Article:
The Bank of England battled a renewed sell-off in UK government bonds on Wednesday after its vow to end its emergency gilt-buying programme unsettled markets already unnerved by the fiscal plans of prime minister Liz Truss.

The central bank bought £4.4bn of gilts from investors, its biggest intervention since it entered the market last month to prevent “fire sales” by UK pension funds in the wake of government plans for unfunded tax cuts.

The sell-off had intensified earlier in the day after the BoE insisted the programme would end on Friday, in line with overnight comments by governor Andrew Bailey that pensions funds had “three days left” to shore up their positions.

The government’s 30-year borrowing costs leapt to as high as 5.1 per cent, before receding to 4.8 per cent in the wake of the BoE purchases. They ended last week at 4.39 per cent. In a sign of heightened volatility, the London Stock Exchange said from Thursday it would let market makers quote a wider-than-usual spread in prices on gilts until further notice. Such a move is very rare and normally only lasts a day.

The central bank added on Wednesday that it had “made absolutely clear in contact with the banks at senior levels” that it would end its scheme this week. The Financial Times reported earlier in the day that BoE officials had briefed lenders in private that it was prepared to extend the programme beyond Friday’s deadline if market volatility flared up again.

The BoE has now bought nearly £8bn of bonds since it expanded its operation to include inflation-linked debt on Tuesday, more than in the first nine days of the operation combined. The central bank purchased nearly all the debt on offer in Tuesday’s auction, even as investors sought to sell the largest amount of gilts to date.

One gilt trader at a big investment bank said the ramping-up of purchases reflected a growing awareness in the pension industry that their opportunity to offload bonds to the BoE is scheduled to run out on Friday.

“The market was pretty complacent that this [bond buying] would be extended,” the trader said. “I think the clear messaging from Bailey has supported some of the [pension investors] in waking up.”

But investors have still signalled underlying concerns about the health of UK public finances, with the government under increasing pressure to show how it will get back to a sustainable fiscal trajectory.

Truss said in parliament on Wednesday that the government would not reduce expenditure — leaving open the question of how it plans to finance its intended £43bn in tax cuts.

“What we will make sure is that over the medium term the debt is falling,” Truss said. “But we will do that not by cutting public spending but by making sure we spend public money well.”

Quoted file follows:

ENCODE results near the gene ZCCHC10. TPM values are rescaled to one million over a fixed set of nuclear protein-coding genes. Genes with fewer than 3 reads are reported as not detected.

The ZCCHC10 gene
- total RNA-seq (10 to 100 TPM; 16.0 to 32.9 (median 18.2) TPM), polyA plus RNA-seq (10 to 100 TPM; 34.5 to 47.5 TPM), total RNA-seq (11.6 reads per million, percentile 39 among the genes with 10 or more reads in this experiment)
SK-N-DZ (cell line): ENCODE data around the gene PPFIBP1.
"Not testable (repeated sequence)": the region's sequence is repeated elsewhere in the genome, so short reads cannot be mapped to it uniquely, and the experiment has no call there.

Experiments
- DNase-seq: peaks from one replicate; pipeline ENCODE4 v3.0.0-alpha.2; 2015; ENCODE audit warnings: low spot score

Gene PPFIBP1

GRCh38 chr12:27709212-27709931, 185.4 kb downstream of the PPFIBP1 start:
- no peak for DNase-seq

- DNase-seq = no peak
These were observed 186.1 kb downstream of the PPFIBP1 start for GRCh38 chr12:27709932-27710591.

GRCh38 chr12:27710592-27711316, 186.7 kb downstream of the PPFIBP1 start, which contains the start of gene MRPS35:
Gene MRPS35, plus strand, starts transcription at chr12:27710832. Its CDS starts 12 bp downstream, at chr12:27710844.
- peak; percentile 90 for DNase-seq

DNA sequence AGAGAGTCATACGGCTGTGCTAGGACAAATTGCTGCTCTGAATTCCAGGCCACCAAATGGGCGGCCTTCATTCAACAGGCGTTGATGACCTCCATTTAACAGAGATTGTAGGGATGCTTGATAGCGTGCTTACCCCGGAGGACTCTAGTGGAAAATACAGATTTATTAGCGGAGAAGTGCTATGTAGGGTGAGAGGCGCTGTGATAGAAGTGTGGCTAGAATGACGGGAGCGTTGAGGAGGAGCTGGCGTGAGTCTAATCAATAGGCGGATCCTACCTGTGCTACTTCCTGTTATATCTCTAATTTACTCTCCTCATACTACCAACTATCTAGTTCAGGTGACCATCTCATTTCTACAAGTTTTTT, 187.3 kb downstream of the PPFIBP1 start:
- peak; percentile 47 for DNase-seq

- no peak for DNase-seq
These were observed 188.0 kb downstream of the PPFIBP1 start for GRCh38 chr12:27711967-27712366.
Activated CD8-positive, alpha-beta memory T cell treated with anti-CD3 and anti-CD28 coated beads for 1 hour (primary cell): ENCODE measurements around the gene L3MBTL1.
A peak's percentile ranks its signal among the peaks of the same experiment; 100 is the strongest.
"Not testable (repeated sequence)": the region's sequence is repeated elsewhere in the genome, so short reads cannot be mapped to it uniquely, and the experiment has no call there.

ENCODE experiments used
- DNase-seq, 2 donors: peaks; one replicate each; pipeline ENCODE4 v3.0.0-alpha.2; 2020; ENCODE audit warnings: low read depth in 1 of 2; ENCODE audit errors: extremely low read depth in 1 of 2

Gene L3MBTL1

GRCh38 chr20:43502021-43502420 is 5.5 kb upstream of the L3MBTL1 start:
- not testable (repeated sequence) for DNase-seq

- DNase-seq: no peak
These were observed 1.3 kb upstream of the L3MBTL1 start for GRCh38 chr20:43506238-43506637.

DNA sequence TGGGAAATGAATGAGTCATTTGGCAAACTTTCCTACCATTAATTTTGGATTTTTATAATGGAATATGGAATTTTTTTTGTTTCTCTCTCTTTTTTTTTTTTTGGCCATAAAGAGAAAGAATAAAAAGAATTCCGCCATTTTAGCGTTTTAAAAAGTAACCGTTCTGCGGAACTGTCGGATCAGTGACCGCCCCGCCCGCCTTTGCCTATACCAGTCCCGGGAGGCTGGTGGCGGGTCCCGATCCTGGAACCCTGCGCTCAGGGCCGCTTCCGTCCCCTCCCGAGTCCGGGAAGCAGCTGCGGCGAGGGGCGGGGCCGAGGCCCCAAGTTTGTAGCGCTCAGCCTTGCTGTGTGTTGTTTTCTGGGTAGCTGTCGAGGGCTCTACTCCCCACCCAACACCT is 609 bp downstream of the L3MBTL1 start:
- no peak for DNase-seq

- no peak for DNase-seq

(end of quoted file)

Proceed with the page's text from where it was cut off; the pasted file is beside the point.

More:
“All this uncertainty and U-turns are bad from a market perspective,” said Richard McGuire, a fixed-income strategist at Rabobank. “The BoE is desperately attempting to obscure the symptoms of the problem because it can’t address the root cause: a credibility problem after the government’s ‘mini’ Budget.”

He added that the lack of clarity over the BoE’s intentions had compounded the information vacuum over how the government planned to get borrowing on a sustainable footing.

On Wednesday Huw Pill, the BoE’s chief economist, said the bank should remain focused on its principal goal of fighting inflation, doubling down on Bailey’s comments.

He signalled that the BoE was likely to decide on a big increase in interest rates next month in response to the government’s fiscal plans.

Chancellor Kwasi Kwarteng’s tax cut package sent sterling and the gilt market into a tailspin, triggering a liquidity crisis among pension funds. The BoE’s bond-buying scheme, announced on September 28, initially soothed markets, but volatility began picking up once again.

The central bank staged two further emergency interventions earlier this week, increasing the maximum size of its purchases and widening them to include inflation-linked bonds.

Speaking to the BBC, Jacob Rees-Mogg, the UK’s business secretary, suggested the blame for the market turmoil lay with the BoE rather than the government.

“What has caused the effect in pension funds, because of some quite high-risk but low-probability investment strategies, is not necessarily the ‘mini’ Budget,” the minister said. “It could just as easily be the fact that the day before the Bank of England did not raise interest rates as much as the Federal Reserve did.”

The Bank of England increased rates by 0.5 percentage points to 2.25 per cent on September 22, a day after the Fed put in place a third consecutive 0.75 per cent rise in the US.

Additional reporting by Josephine Cumbo and Philip Stafford